“We still attribute the weak results to stiff currency headwinds and sluggish macroeconomic conditions, which have likely lengthened replacement cycles for the iPhone as customers might be holding on to models for a little while longer. Apple cited that 60% of customers are using models older than the iPhone 6 series, which launched 16 months ago, which could be a data point that bodes well for pent up demand for future iPhones, possibly even an iPhone 7 next year if it has especially innovative features. By region, unit sales in China in the December quarter (up 18% year over year) were still solid, but demand was probably lower than last year in developed markets like the U.S. IPhone unit sales in India grew 76%, and although the region probably represents a nearly immaterial portion of revenue today, we think Apple is laying the ground work for future premium smartphone growth.

“IPad and Mac sales were both relatively in line with our expectations. IPad ASPs of $439, up less than 2% sequentially, suggests that sales of the recently launched, higher-priced iPad Pro didn’t set the world on fire, but given its focus on the enterprise, the holiday season likely won’t be peak iPad Pro gift-giving season either. Other product revenue was $4.35 billion, up 43% sequentially—while impressive, the sequential growth was lower than that of both the iPhone and iPad. We view the figure as a sign that Apple Watch and Apple TV demand is growing, but haven’t hit an inflection point toward mammoth growth either. Demand for more discretionary Apple items, like iPads and Watches, may also be muted in the near-term if economic headwinds persist.

“Finally, Apple shed some insight into Services revenue. Officially, revenue grew 26% year-over-year, thanks in part to $548 million of revenue from a patent litigation settlement. Excluding the settlement, Apple’s revenue grew 15%, but the firm highlighted that customer billings (including payments made to developers and content creators) was a bit higher, with 24% year-over-year growth. Apple also announced that one billion devices are currently active, a higher figure than our prior estimates and one that suggests hefty usage of older, traded-in iPhones. Yet we also wonder about the incremental value captured by Apple from users of older, used phones and whether this customer segment can move the needle for Apple’s services revenue in any way.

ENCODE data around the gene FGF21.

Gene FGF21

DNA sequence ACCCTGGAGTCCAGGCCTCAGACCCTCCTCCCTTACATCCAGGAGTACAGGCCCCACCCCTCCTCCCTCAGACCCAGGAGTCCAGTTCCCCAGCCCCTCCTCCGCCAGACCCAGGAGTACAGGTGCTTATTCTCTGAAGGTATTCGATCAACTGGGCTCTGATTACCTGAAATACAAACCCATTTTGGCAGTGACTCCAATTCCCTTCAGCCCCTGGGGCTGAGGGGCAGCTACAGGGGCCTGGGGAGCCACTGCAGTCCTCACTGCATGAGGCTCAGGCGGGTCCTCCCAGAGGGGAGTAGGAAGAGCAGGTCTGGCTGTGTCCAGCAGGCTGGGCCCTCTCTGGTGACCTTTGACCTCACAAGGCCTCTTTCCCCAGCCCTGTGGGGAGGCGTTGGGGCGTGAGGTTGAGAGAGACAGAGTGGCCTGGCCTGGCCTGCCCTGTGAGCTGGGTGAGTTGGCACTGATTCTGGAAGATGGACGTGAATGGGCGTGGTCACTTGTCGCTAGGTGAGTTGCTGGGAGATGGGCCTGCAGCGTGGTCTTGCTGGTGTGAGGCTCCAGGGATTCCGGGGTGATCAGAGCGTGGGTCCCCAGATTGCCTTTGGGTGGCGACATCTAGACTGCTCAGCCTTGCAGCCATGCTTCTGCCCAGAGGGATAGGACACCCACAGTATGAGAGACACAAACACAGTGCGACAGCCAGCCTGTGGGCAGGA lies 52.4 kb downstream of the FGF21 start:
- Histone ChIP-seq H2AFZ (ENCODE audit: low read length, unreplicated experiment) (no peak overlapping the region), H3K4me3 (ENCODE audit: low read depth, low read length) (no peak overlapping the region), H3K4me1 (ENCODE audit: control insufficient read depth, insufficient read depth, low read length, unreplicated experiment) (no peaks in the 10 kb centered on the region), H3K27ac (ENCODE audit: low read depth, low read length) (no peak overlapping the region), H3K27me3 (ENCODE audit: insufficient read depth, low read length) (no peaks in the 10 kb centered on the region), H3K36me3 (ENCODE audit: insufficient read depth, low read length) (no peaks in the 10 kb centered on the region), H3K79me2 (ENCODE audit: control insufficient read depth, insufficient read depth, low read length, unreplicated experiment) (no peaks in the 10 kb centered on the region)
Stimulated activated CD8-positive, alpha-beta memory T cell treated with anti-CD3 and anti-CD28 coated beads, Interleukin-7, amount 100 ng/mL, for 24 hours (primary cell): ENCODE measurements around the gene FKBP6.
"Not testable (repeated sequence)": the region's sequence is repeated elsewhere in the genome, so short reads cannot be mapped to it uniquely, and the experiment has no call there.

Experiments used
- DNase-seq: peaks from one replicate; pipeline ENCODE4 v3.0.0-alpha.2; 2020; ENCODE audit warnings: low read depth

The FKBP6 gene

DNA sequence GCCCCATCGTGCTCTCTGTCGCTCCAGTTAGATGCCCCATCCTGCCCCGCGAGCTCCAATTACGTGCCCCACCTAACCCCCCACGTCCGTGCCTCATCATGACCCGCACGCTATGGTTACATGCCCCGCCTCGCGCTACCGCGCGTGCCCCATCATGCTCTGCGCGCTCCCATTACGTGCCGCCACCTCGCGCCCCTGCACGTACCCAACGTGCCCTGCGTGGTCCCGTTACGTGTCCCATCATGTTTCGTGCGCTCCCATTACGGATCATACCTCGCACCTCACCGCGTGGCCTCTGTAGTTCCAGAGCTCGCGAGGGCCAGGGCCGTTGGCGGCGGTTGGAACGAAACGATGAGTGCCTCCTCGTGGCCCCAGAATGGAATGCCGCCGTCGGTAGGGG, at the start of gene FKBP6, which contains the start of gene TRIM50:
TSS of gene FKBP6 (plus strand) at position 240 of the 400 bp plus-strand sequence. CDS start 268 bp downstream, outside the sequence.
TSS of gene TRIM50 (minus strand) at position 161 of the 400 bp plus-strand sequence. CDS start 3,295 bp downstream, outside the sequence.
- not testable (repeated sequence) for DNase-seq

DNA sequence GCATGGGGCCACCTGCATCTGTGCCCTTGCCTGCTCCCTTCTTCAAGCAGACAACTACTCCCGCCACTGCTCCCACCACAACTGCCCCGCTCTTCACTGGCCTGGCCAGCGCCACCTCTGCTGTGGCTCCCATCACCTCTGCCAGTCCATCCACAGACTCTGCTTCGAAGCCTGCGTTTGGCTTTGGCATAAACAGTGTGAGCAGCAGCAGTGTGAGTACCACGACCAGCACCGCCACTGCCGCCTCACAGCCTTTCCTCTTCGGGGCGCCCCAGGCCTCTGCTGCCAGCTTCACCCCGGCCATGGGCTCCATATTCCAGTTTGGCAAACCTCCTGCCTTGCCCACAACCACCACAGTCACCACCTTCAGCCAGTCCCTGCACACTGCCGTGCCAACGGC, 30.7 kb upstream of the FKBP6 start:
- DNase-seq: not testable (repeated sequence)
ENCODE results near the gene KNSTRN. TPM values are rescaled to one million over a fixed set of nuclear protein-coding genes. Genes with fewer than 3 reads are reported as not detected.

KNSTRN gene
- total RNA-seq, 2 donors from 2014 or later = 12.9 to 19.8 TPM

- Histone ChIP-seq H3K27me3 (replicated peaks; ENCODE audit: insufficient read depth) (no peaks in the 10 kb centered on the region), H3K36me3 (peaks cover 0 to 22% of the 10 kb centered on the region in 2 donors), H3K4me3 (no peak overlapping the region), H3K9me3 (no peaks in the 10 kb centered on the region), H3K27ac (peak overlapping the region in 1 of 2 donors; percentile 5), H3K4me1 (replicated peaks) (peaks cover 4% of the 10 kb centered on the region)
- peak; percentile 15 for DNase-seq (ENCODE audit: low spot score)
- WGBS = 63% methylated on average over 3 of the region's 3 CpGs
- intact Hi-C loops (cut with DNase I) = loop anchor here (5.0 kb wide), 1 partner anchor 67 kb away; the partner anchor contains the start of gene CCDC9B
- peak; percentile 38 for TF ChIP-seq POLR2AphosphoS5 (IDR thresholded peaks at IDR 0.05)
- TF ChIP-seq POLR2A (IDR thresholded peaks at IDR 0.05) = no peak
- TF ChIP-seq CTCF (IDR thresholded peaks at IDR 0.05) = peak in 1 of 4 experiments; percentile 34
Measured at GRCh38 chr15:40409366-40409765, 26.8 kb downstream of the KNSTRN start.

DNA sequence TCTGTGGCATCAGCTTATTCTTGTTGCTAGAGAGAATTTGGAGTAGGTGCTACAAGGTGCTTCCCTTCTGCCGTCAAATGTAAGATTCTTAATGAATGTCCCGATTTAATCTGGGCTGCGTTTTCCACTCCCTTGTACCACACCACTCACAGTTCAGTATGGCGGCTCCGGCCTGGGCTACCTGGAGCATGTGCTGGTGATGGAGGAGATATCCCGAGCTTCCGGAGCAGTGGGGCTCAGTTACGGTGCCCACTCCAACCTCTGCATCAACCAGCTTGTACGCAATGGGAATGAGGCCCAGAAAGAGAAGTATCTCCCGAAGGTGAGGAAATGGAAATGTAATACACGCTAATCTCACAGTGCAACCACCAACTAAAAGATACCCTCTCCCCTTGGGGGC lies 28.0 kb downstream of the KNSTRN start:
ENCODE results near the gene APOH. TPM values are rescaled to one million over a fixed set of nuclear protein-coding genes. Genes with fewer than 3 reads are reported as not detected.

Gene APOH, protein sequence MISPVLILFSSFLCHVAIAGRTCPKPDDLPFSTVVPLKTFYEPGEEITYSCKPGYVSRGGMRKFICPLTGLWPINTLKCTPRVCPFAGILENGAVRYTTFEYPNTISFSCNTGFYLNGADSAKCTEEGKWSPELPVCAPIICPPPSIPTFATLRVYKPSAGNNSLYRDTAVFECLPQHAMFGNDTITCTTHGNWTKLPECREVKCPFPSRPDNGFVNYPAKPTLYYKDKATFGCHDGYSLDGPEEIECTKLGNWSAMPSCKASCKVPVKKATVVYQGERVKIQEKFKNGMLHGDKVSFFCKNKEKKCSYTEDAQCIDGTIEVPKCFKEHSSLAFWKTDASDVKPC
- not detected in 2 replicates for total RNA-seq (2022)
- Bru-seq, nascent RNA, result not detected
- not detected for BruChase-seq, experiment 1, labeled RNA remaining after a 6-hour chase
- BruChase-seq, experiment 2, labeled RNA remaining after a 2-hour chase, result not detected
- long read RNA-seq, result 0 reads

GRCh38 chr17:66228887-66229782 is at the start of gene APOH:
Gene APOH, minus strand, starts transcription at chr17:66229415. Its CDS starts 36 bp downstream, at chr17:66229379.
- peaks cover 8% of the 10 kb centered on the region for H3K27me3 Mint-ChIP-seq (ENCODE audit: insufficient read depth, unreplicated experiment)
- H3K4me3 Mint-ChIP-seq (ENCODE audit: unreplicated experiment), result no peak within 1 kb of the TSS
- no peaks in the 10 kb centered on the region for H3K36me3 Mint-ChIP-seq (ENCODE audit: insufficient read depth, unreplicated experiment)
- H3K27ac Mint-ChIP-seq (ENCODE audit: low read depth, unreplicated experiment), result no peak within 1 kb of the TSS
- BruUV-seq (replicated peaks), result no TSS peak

“Apple seemingly released these service figures as an attempt to appease investors that are looking for Apple to transform into a pure-play software company, which would perhaps be rewarded with a higher multiple. We’re skeptical of such a transformation. Apple’s software and services clearly capture value, but in our view, such value isn’t solely based on services revenue and earnings, but more important, Apple’s ability to maintain premium pricing on the iPhone within a smartphone market where virtually no other OEM can earn excess returns on capital. Such services also create customer switching costs (the source of our narrow economic moat rating) which we think will help Apple sell future iPhones and other devices to loyal customers over time. While we still don’t project double-digit revenue growth from the iPhone in the long-term, we think iPhone sales will be more resilient over time, thanks to such software and services, and that we haven’t reached peak iPhone just yet. All that said, when looking at services revenue, we’re pleased to see healthy growth but we also view it as a bit of a lagging indicator, with revenue rising thanks to massive iOS and Mac device sales made in current and prior years as customers remain engaged with these devices.”

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Brian Colello, CPA  on Morningstarin seniorianalyytikko osaketiimissä.